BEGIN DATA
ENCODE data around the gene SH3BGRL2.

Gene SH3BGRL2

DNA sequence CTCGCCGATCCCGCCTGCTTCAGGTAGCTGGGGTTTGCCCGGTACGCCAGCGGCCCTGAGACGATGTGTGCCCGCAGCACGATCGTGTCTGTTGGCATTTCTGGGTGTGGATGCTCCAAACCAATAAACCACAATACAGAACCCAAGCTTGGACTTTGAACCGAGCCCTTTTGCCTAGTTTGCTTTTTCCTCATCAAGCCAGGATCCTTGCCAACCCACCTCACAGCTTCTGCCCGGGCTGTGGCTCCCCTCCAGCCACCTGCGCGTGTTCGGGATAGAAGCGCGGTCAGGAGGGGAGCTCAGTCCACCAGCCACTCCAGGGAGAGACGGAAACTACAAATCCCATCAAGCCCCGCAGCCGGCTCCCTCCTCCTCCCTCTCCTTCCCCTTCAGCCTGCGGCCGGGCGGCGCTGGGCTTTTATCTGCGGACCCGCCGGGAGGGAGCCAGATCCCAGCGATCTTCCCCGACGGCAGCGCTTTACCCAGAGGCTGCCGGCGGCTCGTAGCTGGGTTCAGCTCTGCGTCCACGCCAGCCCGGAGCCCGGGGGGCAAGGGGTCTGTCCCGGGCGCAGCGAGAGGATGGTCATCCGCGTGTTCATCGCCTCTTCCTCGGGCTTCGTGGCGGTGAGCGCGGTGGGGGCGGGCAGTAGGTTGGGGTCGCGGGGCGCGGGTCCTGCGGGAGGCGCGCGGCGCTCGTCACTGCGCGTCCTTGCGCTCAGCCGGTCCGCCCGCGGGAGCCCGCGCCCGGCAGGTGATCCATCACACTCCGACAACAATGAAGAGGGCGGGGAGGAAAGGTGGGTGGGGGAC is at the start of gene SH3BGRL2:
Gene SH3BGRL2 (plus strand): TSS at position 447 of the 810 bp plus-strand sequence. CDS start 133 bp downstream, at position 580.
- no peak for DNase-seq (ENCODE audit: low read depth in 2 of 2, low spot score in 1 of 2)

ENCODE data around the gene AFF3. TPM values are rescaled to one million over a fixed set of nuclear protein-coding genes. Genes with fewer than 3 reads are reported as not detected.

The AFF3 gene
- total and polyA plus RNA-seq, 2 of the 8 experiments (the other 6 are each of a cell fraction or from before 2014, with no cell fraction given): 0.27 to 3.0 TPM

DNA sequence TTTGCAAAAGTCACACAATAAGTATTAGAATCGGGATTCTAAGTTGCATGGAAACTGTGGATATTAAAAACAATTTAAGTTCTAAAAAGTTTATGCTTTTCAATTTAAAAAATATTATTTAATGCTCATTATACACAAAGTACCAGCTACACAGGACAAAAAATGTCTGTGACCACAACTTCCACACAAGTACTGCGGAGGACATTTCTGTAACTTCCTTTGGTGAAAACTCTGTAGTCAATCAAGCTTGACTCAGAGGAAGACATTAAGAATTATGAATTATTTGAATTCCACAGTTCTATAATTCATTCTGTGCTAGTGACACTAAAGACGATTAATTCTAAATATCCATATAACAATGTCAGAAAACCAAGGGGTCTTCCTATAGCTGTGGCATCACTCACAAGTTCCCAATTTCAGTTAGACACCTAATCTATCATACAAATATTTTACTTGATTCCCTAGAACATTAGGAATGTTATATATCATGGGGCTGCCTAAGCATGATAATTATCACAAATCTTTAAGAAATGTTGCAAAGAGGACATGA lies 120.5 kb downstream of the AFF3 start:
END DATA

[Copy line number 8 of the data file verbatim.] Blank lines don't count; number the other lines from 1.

- total and polyA plus RNA-seq, 2 of the 8 experiments (the other 6 are each of a cell fraction or from before 2014, with no cell fraction given): 0.27 to 3.0 TPM